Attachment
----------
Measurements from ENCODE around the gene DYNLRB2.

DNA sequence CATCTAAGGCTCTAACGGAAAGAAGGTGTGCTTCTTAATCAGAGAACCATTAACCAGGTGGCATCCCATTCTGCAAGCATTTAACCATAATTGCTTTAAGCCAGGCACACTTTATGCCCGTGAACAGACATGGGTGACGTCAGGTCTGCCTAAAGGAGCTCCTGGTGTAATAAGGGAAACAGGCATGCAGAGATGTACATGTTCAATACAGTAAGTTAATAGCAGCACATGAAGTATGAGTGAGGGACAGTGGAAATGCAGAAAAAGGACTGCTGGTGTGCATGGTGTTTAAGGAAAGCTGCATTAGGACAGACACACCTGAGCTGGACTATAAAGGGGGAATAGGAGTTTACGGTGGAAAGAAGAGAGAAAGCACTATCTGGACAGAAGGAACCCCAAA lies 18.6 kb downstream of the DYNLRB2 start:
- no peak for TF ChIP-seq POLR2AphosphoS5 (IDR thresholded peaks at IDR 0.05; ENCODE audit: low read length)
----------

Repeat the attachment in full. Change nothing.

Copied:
Measurements from ENCODE around the gene DYNLRB2.

DNA sequence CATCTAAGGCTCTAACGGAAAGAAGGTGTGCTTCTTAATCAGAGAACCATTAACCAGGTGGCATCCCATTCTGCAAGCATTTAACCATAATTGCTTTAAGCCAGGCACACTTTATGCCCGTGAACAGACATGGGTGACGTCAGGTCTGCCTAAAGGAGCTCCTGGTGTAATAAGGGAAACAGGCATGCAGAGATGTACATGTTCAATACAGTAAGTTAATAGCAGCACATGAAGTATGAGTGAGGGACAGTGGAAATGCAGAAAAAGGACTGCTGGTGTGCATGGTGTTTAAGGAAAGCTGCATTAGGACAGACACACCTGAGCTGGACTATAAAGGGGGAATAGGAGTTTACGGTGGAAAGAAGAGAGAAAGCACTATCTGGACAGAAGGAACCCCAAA lies 18.6 kb downstream of the DYNLRB2 start:
- no peak for TF ChIP-seq POLR2AphosphoS5 (IDR thresholded peaks at IDR 0.05; ENCODE audit: low read length)